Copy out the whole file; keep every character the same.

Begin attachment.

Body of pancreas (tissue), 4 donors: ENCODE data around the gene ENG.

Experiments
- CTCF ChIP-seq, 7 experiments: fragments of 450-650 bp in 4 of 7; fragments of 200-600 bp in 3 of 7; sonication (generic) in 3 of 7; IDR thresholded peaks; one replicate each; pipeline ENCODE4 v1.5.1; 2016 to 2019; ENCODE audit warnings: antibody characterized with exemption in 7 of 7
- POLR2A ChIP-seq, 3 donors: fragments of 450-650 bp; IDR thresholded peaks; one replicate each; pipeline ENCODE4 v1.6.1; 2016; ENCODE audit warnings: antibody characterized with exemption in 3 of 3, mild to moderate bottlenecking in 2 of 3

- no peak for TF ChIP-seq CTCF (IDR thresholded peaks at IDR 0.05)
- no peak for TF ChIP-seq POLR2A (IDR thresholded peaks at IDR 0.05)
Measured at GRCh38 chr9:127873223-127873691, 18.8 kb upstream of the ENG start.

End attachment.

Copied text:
Body of pancreas (tissue), 4 donors: ENCODE data around the gene ENG.

Experiments
- CTCF ChIP-seq, 7 experiments: fragments of 450-650 bp in 4 of 7; fragments of 200-600 bp in 3 of 7; sonication (generic) in 3 of 7; IDR thresholded peaks; one replicate each; pipeline ENCODE4 v1.5.1; 2016 to 2019; ENCODE audit warnings: antibody characterized with exemption in 7 of 7
- POLR2A ChIP-seq, 3 donors: fragments of 450-650 bp; IDR thresholded peaks; one replicate each; pipeline ENCODE4 v1.6.1; 2016; ENCODE audit warnings: antibody characterized with exemption in 3 of 3, mild to moderate bottlenecking in 2 of 3

- no peak for TF ChIP-seq CTCF (IDR thresholded peaks at IDR 0.05)
- no peak for TF ChIP-seq POLR2A (IDR thresholded peaks at IDR 0.05)
Measured at GRCh38 chr9:127873223-127873691, 18.8 kb upstream of the ENG start.